- 4,000 blocks were reorganised in the latest 51% attack on the Ethereum Classic network.
- Vitalik Buterin calls for ETC to switch to Proof of Stake, saying it carries a lower risk.
- Bitquery publishes a report showing that last week a similar attack was calculated as well.
Ethereum Classic (ETC) has suffered another 51% attack on Thursday, August 6, where over 4,000 blocks were reorganized. The news was first revealed by Bitfly, a mining operator, and Binance exchange on their respective Twitter handles. Bitfly was quick to halt ETC payouts to miners while Binance’s system automatically halted withdrawals and deposits of the estranged coin.
Moments later, Ethereum Classic tweeted urging exchanges, mining pools, and all ETC service providers to raise confirmation times significantly on incoming deposits and transactions. The reorganized blocks following this attack have become the longest chain ever witnessed on the network. During last week’s attack, 3,693 blocks were reorganized.
Vitalik Buterin, the founder of Ethereum, in a comment about the latest attack, suggested,
‘ETC should just switch to proof of stake. Even given its risk-averse culture, at this point making the jump seems lower-risk than not making it.’
The fresh attack comes in the wake of a similar attack that was executed between 29th July and 1st August, which was blamed on a technical glitch. However, an analysis published by blockchain forensics firm, Bitquery, revealed that the hacker systematically spent 17.5 BTC on purchase of hash power to double pay 800,000 ETC whose value was $5.6 million at the time. The report concludes that the attacker had an in-depth knowledge of the ETC network architecture to manage such an exploit.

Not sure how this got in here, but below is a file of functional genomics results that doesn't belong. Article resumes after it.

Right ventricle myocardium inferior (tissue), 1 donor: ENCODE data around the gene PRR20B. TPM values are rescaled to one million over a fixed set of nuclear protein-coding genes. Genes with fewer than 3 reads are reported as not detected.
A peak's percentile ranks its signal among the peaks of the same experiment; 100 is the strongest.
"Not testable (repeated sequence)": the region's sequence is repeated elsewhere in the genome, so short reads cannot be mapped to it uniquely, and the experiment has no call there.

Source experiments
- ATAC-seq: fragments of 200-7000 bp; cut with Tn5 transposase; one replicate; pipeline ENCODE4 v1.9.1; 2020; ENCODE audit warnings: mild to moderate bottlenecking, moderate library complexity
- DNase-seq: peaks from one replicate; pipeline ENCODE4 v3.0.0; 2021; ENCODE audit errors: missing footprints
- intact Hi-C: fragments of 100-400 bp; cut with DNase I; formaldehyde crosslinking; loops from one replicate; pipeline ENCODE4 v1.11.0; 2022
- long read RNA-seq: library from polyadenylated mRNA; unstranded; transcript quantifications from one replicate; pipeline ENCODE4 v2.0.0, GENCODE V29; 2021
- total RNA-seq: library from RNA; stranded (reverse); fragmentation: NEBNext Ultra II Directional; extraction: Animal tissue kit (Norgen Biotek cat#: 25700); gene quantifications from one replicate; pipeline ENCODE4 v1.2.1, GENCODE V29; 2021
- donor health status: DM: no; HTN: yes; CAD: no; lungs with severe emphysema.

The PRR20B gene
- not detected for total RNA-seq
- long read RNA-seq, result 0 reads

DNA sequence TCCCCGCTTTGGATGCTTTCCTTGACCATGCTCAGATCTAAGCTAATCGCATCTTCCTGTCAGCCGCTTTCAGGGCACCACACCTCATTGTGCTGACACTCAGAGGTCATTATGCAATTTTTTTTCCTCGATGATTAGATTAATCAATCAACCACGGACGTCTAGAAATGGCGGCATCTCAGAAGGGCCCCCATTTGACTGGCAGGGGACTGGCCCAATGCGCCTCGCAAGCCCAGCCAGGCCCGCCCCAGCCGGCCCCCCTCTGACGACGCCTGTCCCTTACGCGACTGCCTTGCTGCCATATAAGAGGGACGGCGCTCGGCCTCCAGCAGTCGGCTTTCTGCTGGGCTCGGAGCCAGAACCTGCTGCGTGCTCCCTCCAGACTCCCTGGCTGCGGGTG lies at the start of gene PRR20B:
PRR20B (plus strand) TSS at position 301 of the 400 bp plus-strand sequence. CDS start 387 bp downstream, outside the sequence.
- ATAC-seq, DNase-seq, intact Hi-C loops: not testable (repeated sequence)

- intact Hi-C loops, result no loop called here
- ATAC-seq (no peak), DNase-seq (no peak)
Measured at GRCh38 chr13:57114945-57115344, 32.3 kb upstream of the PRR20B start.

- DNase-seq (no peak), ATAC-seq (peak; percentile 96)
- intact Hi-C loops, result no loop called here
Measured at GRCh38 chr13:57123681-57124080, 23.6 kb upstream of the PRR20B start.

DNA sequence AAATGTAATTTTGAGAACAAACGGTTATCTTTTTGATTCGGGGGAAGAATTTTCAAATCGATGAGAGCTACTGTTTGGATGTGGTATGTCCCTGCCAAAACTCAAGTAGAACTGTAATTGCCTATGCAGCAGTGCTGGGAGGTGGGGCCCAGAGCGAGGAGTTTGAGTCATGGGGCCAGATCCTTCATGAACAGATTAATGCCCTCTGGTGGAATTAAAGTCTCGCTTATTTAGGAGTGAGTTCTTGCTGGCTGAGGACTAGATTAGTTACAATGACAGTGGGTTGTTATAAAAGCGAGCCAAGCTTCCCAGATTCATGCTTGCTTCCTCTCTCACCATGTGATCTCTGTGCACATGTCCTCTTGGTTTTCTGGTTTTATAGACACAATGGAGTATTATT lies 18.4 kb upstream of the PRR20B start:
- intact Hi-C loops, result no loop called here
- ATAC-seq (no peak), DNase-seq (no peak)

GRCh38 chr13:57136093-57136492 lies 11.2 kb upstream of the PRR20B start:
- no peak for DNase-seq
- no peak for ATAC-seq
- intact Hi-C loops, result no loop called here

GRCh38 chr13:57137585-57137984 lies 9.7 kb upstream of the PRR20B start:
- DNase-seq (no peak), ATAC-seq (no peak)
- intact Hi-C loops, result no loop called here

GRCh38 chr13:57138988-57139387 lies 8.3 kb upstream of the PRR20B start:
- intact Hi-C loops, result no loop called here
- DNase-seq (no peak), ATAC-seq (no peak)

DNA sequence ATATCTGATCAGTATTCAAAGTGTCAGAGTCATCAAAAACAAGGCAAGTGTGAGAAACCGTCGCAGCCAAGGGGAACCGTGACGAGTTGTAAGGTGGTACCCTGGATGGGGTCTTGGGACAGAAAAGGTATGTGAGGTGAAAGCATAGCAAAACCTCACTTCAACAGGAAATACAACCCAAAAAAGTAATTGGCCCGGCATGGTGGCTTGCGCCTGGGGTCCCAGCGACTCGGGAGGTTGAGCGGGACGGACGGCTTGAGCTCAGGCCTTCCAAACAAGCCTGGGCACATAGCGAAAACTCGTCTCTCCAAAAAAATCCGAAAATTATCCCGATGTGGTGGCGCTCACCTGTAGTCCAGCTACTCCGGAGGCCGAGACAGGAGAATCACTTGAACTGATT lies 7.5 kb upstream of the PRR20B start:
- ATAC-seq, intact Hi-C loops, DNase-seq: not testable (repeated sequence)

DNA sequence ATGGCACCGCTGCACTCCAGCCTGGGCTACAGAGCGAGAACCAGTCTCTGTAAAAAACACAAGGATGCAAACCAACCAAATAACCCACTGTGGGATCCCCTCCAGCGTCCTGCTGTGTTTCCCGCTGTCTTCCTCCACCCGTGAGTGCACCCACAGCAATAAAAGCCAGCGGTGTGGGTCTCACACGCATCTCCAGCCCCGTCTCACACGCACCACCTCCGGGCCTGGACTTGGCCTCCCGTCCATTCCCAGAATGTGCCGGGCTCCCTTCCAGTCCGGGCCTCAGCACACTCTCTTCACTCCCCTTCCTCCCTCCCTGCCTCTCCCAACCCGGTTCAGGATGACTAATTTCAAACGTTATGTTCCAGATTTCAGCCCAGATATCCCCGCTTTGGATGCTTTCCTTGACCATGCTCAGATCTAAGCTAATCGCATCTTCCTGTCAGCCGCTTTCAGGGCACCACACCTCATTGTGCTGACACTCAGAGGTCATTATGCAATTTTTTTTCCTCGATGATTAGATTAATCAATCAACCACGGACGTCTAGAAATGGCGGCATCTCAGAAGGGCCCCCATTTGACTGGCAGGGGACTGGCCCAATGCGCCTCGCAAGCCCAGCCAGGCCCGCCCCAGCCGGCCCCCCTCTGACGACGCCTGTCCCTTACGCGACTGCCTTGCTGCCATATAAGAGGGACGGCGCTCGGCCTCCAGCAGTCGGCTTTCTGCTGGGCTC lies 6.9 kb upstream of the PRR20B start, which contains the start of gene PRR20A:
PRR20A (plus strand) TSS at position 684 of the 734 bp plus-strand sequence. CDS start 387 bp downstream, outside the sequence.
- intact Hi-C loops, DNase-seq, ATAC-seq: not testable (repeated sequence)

At the moment, it’s not clear the exact amount that the hacker has managed to get away with. However, quick approximates show that the attacker may have received $93,760 in mining rewards alone using the current rate of $23.44 for each block on the ETC network. Following the attack, the price of ETC hasn’t changed significantly and continues to swing.
Impact of a 51% attack on cryptocurrencies
A 51% attack occurs when a hacker compromises a given blockchain and controls over half of the network’s hash rate resulting in double-spending. While 51% attacks may occur due to a poor internet connection, the majority are malicious and well-orchestrated. Such an attack is troubling for the cryptocurrency space, especially since it can go for hours or days without being discovered. However, the distributed nature of blockchain and the zealous crypto watchers provide hope that such an attack wouldn’t go long without being detected.